The longer he stayed in Libya, the greater became his chances of being lynched to death by a crowd. And that is precisely what happened. He had the option of giving himself up to the Western powers had he been interested in living for long. He also had the option of shooting himself before arrest, as we are told that Adolf Hitler did, but he chose not to do that either. As I wrote before, his perfect diagnosis was being stuck in the middle of being scared of losing his throne and being scared of losing his life. His son Mo’tassem Billah Gaddafi was also murdered by the rebels. Looking at their end, his other son Saif-ul-Islam has announced that he would be ready to face the International Criminal Court for crimes against humanity. Maybe a smart move.

As for the rebels, while some people would have disapproved of his murder like that, but expecting anything else would be a little too idealistic and unrealistic. That is swift “justice”, if you will. Who has the time for trials for crimes against humanity? They knew he was guilty and instant justice was served, the revolutionary style. The rebels celebrated and the photographs of the killed Gaddafi, which I bet would have been far more gruesome than those of the dead Osama Ben Laden, were making headlines in the mainstream media around the globe.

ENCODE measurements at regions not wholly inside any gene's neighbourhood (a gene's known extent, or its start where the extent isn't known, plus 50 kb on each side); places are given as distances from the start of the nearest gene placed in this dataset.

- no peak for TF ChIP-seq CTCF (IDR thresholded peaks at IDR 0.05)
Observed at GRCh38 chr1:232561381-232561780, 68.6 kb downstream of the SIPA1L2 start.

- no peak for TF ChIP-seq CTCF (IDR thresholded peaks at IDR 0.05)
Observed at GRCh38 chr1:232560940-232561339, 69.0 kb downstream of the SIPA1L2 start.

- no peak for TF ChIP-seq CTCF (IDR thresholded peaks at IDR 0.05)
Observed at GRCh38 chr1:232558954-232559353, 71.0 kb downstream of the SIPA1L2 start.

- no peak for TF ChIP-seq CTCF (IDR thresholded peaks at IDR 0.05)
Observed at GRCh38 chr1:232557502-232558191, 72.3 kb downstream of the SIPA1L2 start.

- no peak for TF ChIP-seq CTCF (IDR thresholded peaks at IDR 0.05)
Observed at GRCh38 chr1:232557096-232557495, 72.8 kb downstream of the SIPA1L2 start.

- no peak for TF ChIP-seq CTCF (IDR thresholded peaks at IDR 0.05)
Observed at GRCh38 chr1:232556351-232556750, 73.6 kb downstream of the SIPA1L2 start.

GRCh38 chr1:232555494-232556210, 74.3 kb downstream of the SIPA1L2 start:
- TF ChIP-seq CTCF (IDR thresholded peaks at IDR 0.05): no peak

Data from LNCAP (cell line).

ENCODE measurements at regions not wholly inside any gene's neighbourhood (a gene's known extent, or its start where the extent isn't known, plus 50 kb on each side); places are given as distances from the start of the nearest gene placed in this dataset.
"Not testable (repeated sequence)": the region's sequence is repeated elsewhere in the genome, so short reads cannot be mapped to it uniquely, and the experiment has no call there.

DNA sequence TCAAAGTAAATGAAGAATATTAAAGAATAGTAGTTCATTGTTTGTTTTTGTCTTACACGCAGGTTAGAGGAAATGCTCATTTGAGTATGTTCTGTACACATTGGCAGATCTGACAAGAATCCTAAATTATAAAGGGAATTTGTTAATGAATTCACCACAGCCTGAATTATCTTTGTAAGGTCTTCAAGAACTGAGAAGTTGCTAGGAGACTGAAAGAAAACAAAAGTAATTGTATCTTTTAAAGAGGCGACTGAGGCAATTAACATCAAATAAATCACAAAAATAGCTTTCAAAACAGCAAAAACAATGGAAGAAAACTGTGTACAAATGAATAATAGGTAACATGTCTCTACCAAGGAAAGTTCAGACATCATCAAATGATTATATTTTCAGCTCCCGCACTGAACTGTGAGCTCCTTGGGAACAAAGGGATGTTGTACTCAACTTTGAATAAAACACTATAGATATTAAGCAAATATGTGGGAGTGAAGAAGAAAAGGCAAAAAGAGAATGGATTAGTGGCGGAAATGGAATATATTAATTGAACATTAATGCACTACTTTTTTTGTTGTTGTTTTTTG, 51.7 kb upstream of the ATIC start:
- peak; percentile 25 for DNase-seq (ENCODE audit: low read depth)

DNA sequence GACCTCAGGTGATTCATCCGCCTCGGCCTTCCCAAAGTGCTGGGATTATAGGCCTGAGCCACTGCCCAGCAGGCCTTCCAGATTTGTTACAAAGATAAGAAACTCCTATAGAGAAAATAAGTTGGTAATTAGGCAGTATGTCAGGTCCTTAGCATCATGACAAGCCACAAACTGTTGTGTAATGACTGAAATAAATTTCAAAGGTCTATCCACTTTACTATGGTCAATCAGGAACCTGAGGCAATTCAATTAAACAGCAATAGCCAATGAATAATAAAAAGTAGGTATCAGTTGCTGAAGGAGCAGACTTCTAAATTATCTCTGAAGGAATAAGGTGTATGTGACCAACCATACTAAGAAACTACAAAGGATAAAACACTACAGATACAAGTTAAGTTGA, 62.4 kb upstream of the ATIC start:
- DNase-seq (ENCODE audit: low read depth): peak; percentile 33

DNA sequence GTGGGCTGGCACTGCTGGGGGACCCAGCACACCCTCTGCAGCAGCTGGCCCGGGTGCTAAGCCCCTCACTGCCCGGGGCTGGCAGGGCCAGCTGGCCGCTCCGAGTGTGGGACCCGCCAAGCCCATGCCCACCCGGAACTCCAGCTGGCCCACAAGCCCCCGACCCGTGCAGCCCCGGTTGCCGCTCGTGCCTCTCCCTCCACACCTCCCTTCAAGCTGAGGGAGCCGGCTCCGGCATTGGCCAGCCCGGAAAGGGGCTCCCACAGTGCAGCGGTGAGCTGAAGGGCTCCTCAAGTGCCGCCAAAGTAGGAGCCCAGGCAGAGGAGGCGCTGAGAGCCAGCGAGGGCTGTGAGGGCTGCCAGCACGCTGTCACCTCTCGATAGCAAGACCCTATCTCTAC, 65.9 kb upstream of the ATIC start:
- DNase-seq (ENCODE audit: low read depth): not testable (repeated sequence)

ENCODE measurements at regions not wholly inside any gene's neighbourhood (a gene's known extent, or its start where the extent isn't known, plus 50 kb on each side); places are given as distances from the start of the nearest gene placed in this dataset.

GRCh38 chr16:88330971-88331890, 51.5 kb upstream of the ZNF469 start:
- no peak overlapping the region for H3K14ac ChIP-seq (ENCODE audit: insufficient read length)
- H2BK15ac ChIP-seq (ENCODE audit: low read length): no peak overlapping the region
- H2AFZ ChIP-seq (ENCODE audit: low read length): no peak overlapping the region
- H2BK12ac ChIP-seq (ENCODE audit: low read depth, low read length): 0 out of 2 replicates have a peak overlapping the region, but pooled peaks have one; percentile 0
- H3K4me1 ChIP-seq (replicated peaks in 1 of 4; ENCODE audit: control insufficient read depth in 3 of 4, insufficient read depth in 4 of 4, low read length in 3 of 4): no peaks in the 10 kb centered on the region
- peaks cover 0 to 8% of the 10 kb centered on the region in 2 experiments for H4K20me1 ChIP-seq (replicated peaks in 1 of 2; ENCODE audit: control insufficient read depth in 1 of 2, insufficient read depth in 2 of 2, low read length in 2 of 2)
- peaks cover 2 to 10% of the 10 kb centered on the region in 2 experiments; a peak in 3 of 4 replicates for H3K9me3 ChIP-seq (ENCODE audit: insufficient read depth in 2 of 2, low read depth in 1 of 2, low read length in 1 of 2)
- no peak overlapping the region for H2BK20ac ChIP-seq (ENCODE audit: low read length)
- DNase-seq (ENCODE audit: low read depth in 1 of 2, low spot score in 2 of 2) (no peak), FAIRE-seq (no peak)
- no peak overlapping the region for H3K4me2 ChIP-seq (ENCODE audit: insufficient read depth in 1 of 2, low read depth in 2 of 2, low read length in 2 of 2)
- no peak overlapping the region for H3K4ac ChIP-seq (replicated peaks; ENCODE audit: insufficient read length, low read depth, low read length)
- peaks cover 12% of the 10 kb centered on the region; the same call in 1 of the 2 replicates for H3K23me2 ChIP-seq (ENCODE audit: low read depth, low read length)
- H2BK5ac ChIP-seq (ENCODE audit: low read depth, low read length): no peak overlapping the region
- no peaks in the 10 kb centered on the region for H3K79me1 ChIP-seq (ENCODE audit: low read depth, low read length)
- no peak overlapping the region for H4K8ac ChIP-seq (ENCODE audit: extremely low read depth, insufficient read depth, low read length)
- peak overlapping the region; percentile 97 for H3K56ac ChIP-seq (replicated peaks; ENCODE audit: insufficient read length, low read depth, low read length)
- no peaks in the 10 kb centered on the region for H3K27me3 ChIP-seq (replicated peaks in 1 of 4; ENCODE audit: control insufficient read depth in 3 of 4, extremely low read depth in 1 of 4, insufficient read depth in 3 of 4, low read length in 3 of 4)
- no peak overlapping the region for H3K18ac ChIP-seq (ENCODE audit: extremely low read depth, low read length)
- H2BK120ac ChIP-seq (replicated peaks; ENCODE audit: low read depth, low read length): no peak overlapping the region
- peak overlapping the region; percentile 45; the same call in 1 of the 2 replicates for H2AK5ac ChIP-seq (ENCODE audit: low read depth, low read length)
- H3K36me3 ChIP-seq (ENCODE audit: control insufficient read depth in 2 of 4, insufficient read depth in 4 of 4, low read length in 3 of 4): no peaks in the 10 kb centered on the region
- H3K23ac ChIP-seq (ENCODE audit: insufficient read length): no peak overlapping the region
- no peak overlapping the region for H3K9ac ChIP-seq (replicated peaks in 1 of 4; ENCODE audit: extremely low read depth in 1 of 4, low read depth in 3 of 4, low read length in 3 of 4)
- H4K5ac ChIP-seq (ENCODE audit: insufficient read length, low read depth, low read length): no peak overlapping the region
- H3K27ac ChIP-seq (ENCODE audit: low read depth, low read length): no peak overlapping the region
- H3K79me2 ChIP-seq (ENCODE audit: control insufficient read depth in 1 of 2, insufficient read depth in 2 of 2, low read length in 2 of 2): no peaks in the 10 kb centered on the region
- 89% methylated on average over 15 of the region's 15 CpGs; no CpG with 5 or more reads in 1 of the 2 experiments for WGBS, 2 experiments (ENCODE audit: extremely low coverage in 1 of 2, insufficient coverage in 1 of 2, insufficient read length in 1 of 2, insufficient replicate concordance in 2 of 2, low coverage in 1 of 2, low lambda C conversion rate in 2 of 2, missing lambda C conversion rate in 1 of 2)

The Libyans were celebrating, as they should. The rebels were ecstatic. President Obama said that Gaddafi’s death was a warning for the iron-fist Arab dictators, probably passing a hint to Syria’s Bashar Al-Assad. Surprisingly, in fact not surprisingly, some publications around the world, which otherwise have a pretty “liberal” record, published celebratory headlines on Gaddafi’s death. Still, there are a few who have been disturbed by the images of the incident. While it was a moment to celebrate, it was also encouragement to people around the world to kill the leaders they do not like once they get their hands on them. Not that anything is wrong with that. It is justice after all. But many of them would be upset and outraged if many other of the world leaders, who have committed similar or even worse crimes against humanity than the Libyan dictator, are brought to a similar end.

I wonder if he we have more bloody coups and revolutions waiting to happen. And more dictators dying a bloody death. As I said in my earlier posts, if you are upset at it, think of the Romanovs.

Smart dictators around the world still have a choice to make.

Repeat Gaddafi’s mistakes and you would be writing your own ill fate.